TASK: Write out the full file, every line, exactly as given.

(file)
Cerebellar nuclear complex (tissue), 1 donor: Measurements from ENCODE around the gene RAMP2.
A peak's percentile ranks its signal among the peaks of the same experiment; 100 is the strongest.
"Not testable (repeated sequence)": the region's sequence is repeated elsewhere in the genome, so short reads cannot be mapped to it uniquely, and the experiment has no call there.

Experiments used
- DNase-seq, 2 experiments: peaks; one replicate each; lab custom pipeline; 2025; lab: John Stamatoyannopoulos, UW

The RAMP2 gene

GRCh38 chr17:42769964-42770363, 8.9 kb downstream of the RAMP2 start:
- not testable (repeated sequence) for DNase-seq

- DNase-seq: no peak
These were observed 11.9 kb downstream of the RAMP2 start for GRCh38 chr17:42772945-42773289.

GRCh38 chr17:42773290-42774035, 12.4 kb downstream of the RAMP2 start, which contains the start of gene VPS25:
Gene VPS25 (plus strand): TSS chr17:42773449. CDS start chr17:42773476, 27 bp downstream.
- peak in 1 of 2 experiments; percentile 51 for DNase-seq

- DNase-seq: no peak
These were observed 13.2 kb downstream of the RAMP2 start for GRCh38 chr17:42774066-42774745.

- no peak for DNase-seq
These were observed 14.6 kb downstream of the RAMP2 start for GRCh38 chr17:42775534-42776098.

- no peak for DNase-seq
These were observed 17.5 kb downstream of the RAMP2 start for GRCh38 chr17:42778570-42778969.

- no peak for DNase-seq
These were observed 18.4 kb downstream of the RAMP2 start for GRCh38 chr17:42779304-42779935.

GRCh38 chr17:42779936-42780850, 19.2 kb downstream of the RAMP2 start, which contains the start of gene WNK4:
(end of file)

Cerebellar nuclear complex (tissue), 1 donor: Measurements from ENCODE around the gene RAMP2.
A peak's percentile ranks its signal among the peaks of the same experiment; 100 is the strongest.
"Not testable (repeated sequence)": the region's sequence is repeated elsewhere in the genome, so short reads cannot be mapped to it uniquely, and the experiment has no call there.

Experiments used
- DNase-seq, 2 experiments: peaks; one replicate each; lab custom pipeline; 2025; lab: John Stamatoyannopoulos, UW

The RAMP2 gene

GRCh38 chr17:42769964-42770363, 8.9 kb downstream of the RAMP2 start:
- not testable (repeated sequence) for DNase-seq

- DNase-seq: no peak
These were observed 11.9 kb downstream of the RAMP2 start for GRCh38 chr17:42772945-42773289.

GRCh38 chr17:42773290-42774035, 12.4 kb downstream of the RAMP2 start, which contains the start of gene VPS25:
Gene VPS25 (plus strand): TSS chr17:42773449. CDS start chr17:42773476, 27 bp downstream.
- peak in 1 of 2 experiments; percentile 51 for DNase-seq

- DNase-seq: no peak
These were observed 13.2 kb downstream of the RAMP2 start for GRCh38 chr17:42774066-42774745.

- no peak for DNase-seq
These were observed 14.6 kb downstream of the RAMP2 start for GRCh38 chr17:42775534-42776098.

- no peak for DNase-seq
These were observed 17.5 kb downstream of the RAMP2 start for GRCh38 chr17:42778570-42778969.

- no peak for DNase-seq
These were observed 18.4 kb downstream of the RAMP2 start for GRCh38 chr17:42779304-42779935.

GRCh38 chr17:42779936-42780850, 19.2 kb downstream of the RAMP2 start, which contains the start of gene WNK4: